Regardless of family income or background, students with involved parents fare better than those without. They are more likely to earn higher grades and test scores, have better school attendance, and graduate and go on to postsecondary education. Additionally, parent involvement impacts students’ attitude, social skills and behavior, which are all important factors in student achievement.
In an earlier post, we shared 4 mobile apps to increase parent involvement in your afterschool program. The list includes Remind and Edmodo, both digital tools that enable seamless communication between educators, parents and students.
Fast forward a couple of years, almost 80% of Americans own a smartphone and we tap, type, swipe and click those devices 2,617 times a day on average. Not surprising, the list of communication tools to connect parents and educators where they are - on their mobile devices - has also expanded.
First, let’s revisit the benefits of engaging parents in schools and afterschool programs. Ongoing research - like this report from the National Education Association (NEA) - found that, regardless of family income or background, students with involved parents fare better than those without. They are more likely to earn higher grades and test scores, have better school attendance, and graduate and go on to postsecondary education. Additionally, parent involvement impacts students’ attitude, social skills and behavior, which are all important factors in student achievement.
The Different Forms of Parent Involvement
There are many levels of parent involvement, which is important to note for parents with demanding schedules. Epstein’s Framework of Six Types of Involvement identifies six ways that educators can involve parents in their programs and organizations:
1. Parenting: Helping families create a home environment that facilitates learning and development.
2. Communicating: Designing communication strategies to share program updates and students’ progress.
3. Volunteering: Recruiting and organizing parent help and support.
4. Learning at Home: Providing information and ideas to parents about homework assistance and reinforcing skills at home.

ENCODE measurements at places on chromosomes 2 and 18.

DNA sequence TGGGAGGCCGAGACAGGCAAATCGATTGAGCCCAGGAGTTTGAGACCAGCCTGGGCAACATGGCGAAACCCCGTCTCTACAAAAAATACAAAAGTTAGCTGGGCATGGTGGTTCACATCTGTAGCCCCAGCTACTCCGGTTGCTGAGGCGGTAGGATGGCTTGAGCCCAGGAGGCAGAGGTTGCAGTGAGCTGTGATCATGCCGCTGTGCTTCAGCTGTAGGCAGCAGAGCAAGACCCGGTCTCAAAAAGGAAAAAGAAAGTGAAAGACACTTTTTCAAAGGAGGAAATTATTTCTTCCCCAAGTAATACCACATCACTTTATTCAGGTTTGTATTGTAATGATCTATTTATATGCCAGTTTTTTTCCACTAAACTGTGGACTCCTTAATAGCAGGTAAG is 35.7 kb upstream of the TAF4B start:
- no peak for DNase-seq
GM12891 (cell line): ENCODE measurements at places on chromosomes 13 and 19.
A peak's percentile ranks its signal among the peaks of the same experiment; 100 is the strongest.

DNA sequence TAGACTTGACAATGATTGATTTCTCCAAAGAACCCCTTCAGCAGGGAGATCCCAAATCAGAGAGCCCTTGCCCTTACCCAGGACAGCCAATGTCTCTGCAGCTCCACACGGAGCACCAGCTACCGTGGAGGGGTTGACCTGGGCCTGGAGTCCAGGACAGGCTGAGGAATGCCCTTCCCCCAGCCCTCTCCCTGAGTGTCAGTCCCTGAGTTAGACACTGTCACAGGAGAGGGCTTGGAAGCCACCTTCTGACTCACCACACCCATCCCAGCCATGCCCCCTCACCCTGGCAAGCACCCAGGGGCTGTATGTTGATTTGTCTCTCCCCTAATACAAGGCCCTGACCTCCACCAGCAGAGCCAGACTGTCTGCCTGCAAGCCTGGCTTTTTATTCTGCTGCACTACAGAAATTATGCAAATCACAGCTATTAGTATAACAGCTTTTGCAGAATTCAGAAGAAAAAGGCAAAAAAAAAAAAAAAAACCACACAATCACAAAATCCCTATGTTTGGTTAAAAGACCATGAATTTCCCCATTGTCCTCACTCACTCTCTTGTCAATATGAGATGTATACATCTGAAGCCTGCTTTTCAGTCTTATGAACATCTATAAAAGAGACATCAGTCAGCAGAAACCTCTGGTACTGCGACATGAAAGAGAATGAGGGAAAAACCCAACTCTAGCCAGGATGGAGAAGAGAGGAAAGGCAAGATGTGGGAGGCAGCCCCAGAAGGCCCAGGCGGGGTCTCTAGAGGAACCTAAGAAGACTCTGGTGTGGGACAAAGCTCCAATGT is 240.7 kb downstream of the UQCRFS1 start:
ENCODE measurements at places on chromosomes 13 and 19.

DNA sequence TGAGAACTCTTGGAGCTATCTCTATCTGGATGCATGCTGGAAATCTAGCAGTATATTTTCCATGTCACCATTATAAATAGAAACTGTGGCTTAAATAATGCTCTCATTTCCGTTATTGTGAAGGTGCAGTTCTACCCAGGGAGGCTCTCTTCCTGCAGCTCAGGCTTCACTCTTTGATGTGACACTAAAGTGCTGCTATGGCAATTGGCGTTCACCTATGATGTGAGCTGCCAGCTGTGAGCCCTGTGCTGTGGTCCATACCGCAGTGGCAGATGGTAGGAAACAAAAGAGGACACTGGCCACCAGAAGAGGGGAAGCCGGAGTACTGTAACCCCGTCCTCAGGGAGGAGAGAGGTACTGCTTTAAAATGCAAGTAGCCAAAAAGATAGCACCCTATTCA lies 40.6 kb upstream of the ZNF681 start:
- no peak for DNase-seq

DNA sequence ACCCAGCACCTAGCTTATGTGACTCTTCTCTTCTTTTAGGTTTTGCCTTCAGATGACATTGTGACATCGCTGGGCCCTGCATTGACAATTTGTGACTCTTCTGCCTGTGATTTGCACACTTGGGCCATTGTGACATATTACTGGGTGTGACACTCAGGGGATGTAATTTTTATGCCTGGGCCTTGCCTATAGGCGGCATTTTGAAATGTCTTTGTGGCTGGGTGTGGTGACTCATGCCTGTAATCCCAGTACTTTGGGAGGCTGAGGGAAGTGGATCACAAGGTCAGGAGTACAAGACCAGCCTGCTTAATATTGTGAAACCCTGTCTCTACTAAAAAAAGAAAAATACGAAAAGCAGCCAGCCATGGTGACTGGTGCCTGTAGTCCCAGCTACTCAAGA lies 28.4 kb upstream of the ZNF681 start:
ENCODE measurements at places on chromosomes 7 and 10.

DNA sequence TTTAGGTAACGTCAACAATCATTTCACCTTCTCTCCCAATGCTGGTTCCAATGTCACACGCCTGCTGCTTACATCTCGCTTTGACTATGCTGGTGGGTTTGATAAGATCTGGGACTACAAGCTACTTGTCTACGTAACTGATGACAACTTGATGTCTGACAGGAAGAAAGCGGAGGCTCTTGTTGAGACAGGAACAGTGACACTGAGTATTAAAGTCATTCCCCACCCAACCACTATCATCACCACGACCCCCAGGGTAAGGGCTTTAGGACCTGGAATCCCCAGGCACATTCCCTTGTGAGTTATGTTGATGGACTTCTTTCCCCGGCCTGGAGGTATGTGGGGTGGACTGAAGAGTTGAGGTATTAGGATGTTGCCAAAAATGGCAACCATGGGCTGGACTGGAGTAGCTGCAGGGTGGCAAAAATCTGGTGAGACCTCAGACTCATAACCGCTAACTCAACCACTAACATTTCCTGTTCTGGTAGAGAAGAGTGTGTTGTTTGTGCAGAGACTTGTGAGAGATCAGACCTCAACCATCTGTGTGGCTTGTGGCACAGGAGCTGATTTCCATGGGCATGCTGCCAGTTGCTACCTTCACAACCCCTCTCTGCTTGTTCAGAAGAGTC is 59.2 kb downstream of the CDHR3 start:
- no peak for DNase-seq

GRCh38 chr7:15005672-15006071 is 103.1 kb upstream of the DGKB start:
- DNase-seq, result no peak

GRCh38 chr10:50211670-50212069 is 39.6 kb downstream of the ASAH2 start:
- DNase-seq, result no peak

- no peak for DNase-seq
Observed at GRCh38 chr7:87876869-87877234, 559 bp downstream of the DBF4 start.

5. Decision Making: Including parents in program decisions.
6. Collaborating with Community: Building community partnerships to strengthen programs, family practices and student learning and development.
Depending on the needs and scope of your program, parents can actively participate in their child’s education in a variety of meaningful ways.
7 Digital Tools to Boost Parent Involvement
Regardless of the involvement level, there are many digital tools to help educators easily communicate with parents and engage them in your program. Check out the following 7 tools to get started:
● Remind: Although it’s included in our original list, this messaging tool deserves another mention. It allows educators to schedule announcements, have group discussions and send file attachments like photos, PDFs and voice clips. Parents can receive these messages via text, app, web or email.
● Ringya: Designed with community organizations in mind, Ringya supports individual and group communication, including voice calls, text messaging, live chat and email. It works great for sending reminders and having discussions with parents.
● Seesaw: This digital portfolio empowers students to document what they’re learning using photos, videos, drawings, text, PDFs and links. Teachers control who can view students’ content, including peers, parents or the world. It also gives parents an inside view into their child’s school day.
● Slack: This communication tool facilitates communication and collaboration, and integrates Google Drive, Dropbox and more to share resources efficiently. Like Twitter, it uses @mentions and #hashtags to organize conversations in public and private channels. With its Slack for Education program, eligible teams - like nonprofit educational institutions - receive a large discount on their monthly and annual plans.
● Google+: Google’s social network allows you to create a closed community to share program information, communicate with parents, curate student work and more. It’s free, but you’ll need a Google account to get started.
● TeacherKit: Designed specifically for school teachers, this one-stop solution enables educators to record attendance, log behavior, track grades and create reports. The app provides an easy way for parents to stay informed of their child’s progress.
● GroupMe: Originally used in educational settings, this text messaging app makes group communication easy. Within private threads, users can see inline images, videos and documents, plus they have the ability to “like” a message.
With a new school year approaching, consider using these tools to get parents involved in your program early on. You can also check out Building Relationships with Parents and Families in School-Age Programs for activities, tips and handouts on creating positive relationships with parents.